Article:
Jasmine Sanchez overcame challenges to earn nursing degree
Piedmont University promises students a personalized educational experience, marked by small class sizes and close relationships with their instructors. Jasmine Sanchez is proof of just how powerful that combination can be.
“My life changed here at Piedmont. I learned to never give up, and I learned it’s OK to ask for help,” said Sanchez, who graduated earlier this year with her Bachelor of Science in Nursing degree and recently started working as an ICU nurse at Northeast Georgia Medical Center.
“I am thankful for the people I met here who helped me get where I am today.”
Sanchez’s path to Piedmont was winding and difficult. As a high school student, she became pregnant with her first child, a daughter who is now 10.
“I really thought I was done. I thought my life was over, and that I’d work at Captain D’s forever,” Sanchez said.
Her mom, Georgina, had other plans.
“She told me I wouldn’t drop out, that I would get an education,” said Sanchez. “I said, ‘But what about all the people who will judge me?’ She told me that didn’t matter, that I had to keep going for my family.”
Sanchez enrolled at Mountain Education Charter High School, where she earned her high school diploma. In the years that followed, she became a mother twice more.
Through her pregnancies and the exhaustion that comes with raising young children, Sanchez continued to pursue her education and her goal of one day working in healthcare. She also clung to her childhood dream of attending Piedmont.
“Growing up, every time we drove by the Demorest campus, I would tell my mom, ‘I’m going to go there one day. That’s my school,’” Sanchez said.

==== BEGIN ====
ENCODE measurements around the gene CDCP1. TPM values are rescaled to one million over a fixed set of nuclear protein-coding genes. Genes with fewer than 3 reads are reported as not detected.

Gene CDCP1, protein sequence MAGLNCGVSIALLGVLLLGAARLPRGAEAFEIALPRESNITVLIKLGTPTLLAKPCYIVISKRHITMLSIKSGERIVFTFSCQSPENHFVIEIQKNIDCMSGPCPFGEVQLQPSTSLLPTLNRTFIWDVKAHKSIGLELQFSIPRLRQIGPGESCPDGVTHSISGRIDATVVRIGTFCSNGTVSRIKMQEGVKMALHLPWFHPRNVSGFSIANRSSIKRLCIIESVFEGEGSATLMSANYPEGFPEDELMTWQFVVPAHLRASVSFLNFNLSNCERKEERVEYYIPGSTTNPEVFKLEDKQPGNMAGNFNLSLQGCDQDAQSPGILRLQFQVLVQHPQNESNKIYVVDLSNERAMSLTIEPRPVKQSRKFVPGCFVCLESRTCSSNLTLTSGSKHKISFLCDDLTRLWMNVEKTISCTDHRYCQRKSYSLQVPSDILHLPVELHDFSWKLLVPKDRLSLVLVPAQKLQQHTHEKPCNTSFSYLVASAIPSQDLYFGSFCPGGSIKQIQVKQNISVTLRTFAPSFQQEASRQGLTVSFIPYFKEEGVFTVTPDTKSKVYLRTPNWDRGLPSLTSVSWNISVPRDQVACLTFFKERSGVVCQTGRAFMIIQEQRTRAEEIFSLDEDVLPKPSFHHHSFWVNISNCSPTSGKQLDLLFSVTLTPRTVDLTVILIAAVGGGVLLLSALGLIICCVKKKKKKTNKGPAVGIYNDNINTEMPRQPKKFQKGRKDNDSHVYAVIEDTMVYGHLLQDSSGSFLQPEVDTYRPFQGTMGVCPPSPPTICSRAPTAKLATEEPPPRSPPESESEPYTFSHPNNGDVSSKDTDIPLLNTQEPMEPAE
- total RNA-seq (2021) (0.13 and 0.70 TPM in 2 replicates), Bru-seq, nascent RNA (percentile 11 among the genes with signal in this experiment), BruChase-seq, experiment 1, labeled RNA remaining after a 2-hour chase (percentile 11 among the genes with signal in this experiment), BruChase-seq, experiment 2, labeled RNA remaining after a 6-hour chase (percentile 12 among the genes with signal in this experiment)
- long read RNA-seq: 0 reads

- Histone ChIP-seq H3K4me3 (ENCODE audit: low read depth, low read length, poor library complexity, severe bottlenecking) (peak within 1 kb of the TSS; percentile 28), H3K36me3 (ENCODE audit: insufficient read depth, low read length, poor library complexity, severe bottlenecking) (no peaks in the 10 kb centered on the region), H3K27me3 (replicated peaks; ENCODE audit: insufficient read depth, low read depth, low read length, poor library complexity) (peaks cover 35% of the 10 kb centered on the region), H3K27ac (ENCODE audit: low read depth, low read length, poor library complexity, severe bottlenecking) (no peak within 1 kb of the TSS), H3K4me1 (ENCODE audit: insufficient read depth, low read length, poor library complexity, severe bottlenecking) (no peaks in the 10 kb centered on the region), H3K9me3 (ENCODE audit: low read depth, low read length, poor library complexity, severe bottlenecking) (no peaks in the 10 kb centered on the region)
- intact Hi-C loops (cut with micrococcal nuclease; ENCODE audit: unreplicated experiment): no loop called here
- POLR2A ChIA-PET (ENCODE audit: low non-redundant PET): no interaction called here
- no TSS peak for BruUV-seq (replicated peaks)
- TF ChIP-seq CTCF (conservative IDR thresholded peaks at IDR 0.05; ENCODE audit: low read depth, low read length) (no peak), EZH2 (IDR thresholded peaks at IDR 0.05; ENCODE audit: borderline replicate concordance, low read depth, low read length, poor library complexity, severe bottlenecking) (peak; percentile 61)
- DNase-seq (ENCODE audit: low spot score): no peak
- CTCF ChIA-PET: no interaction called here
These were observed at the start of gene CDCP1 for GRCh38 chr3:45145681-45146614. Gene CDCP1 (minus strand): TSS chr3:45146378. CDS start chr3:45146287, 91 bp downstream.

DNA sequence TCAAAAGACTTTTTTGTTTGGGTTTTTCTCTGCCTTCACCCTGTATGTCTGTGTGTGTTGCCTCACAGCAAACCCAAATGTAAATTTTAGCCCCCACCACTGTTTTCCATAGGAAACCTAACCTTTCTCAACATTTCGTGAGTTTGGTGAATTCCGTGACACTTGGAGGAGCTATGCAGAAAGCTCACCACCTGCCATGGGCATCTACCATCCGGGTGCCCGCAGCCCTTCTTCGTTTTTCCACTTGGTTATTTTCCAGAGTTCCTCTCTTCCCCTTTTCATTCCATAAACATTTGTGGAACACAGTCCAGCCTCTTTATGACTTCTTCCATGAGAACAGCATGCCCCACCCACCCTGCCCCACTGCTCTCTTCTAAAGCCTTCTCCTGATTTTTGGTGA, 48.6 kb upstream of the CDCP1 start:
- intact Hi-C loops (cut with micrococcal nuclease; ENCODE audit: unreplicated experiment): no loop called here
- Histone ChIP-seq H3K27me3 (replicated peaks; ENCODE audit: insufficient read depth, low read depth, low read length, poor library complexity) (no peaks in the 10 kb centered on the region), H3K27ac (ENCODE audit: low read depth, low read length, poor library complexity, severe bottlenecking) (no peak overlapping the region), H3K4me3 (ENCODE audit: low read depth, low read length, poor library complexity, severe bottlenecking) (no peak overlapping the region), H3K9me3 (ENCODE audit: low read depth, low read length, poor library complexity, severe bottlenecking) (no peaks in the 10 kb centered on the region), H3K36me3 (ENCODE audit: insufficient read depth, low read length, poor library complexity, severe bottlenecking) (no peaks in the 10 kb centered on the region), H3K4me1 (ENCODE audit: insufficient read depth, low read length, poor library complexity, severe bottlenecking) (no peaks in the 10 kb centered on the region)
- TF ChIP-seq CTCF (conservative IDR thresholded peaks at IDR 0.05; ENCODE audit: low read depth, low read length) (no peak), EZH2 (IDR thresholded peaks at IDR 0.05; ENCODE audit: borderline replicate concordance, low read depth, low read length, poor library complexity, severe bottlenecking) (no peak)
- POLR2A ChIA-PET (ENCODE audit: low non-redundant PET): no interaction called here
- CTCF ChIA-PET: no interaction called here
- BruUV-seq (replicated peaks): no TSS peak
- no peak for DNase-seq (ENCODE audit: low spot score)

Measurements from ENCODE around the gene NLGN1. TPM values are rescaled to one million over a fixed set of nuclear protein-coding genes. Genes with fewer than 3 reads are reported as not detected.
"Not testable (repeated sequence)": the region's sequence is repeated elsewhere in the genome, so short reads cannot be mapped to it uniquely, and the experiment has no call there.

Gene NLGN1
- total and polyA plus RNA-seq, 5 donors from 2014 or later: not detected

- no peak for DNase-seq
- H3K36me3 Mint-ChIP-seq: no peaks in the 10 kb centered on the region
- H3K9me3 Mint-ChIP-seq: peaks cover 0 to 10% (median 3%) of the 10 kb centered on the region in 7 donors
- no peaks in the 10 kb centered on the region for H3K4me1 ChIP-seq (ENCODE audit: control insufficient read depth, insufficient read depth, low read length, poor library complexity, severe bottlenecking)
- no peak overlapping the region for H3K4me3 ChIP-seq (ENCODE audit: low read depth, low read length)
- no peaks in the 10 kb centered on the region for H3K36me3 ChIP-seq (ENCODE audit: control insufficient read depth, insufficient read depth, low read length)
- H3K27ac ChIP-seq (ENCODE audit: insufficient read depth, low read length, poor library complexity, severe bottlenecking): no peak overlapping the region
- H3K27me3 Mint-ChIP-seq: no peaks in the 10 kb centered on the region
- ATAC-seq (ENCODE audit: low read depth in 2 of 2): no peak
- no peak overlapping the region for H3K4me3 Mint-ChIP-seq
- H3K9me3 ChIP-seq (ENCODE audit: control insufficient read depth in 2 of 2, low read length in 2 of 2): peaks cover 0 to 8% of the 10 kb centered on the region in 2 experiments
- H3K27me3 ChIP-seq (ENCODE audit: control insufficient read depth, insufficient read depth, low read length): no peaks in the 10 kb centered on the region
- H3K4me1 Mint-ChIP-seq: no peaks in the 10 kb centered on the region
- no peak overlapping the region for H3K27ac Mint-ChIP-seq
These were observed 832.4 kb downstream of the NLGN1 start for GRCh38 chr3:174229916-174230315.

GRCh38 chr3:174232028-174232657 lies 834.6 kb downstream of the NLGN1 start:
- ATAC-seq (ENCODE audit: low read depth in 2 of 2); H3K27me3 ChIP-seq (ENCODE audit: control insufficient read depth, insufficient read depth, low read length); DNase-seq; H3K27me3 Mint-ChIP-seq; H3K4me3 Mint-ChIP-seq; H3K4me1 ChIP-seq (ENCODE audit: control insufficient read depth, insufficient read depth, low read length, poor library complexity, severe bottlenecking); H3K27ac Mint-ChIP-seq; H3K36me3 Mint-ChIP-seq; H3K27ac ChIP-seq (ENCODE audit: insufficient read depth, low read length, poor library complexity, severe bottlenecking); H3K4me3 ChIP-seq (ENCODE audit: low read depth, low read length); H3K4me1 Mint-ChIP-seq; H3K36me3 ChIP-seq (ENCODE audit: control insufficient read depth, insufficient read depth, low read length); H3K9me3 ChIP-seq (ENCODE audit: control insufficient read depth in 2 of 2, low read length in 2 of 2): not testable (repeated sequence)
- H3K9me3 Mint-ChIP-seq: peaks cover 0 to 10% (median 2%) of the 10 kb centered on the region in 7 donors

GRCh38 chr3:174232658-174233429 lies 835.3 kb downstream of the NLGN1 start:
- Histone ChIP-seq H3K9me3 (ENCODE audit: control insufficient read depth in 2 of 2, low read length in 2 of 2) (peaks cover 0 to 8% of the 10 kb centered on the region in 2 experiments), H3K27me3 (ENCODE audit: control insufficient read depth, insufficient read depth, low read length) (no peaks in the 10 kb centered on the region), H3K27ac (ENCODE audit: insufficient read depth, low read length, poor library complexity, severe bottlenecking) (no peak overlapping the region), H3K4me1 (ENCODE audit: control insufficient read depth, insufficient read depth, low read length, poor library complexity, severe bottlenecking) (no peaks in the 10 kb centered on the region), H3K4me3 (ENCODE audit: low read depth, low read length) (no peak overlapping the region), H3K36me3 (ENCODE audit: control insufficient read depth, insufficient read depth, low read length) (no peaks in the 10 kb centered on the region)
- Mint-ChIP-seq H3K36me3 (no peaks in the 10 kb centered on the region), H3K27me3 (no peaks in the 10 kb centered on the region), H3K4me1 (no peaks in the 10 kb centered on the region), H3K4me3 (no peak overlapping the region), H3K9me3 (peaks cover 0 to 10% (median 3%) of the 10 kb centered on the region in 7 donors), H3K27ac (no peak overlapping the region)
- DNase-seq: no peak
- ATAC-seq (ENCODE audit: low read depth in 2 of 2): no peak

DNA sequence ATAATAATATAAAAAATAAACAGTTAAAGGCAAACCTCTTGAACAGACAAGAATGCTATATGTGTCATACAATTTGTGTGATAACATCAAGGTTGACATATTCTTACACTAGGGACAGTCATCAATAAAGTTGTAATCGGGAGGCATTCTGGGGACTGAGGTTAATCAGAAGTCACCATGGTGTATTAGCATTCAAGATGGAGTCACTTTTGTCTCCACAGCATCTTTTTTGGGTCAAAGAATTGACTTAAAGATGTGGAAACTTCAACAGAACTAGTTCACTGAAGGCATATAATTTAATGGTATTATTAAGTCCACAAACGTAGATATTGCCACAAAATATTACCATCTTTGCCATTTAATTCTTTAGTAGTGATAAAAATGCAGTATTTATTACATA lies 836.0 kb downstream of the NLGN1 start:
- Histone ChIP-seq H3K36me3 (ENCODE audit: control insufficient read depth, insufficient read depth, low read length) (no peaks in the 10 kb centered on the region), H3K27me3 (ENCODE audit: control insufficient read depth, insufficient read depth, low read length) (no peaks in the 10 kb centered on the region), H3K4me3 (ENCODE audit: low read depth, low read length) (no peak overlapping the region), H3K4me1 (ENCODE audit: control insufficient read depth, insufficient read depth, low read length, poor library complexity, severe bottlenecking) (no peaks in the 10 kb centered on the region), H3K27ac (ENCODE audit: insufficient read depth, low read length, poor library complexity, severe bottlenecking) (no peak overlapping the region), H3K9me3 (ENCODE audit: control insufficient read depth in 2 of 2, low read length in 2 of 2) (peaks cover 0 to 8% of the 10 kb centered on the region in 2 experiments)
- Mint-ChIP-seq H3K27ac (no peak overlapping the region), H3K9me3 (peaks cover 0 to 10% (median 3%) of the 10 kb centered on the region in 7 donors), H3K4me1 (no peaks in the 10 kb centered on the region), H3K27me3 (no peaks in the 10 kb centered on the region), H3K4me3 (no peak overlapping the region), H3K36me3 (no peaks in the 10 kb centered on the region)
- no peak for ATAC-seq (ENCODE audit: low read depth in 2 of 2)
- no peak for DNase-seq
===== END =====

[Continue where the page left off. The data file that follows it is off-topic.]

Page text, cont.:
After a surgery several years ago, Sanchez decided to go into nursing. She applied to two programs and got accepted to both, but her choice was easy.
“Of course I was coming to Piedmont,” Sanchez said.
Sanchez was no stranger to adversity, but she soon realized that the nursing program, combined with her personal responsibilities, would pose challenges unlike any she’d previously faced.
To pay for her education, Sanchez worked in Piedmont’s Graduate Admissions Office and helped her mother, a certified nursing assistant, care for her patients. In addition to working two jobs, she also played a huge role in raising her brothers and sisters, and of course, she’s a mother to three children of her own.
In her second semester at Piedmont, the pressure almost proved too much for Sanchez.
“I was having a lot of breakdowns,” Sanchez said. “I was trying to have a tough shell and hold everything inside, but I reached a breaking point.”
Thankfully, three key individuals noticed Sanchez was struggling. One was Graduate Studies Coordinator Ashley Clouatre, who supervised Sanchez’s work; one was Associate Nursing Professor Jennifer Kelley; and the other was Associate Nursing Professor Karen Greilich.
Greilich provided much comfort and support, Clouatre encouraged Sanchez to see a Piedmont counselor, and Kelley made the actual referral.
“Here at Piedmont, our class sizes are small — the student-to-faculty ratio is 11 to one. Faculty members are able to really get to know our students and their struggles, and we are able to intervene when our students need help,” Kelley said.
“I got into nursing to help people, and then I discovered I could help people through teaching too. To know I was able to help Jasmine and play a small part in her success, it makes me feel really great.”
With counseling, Sanchez learned how to better manage her many responsibilities.
“I also learned that it’s OK to ask for help. It doesn’t make you weak or different,” she said.
With so many struggles behind her, Sanchez is now fully focused on her very bright future. She plans to buy a house, and she will be able to afford for her children to participate in football and cheerleading. She also plans to continue her education and eventually become a nurse anesthetist.
Wherever life takes her, Sanchez’s Piedmont family will be cheering her on every step of the way.
“I hope when others meet Jasmine and hear her story, they know that they can come to Piedmont and get an education,” said Clouatre. “Whether they’re a first-generation college student, or they have children, or whatever their circumstance, they can come to Piedmont and be supported 100 percent. That’s what we’re here to do — for Jasmine and all our students.”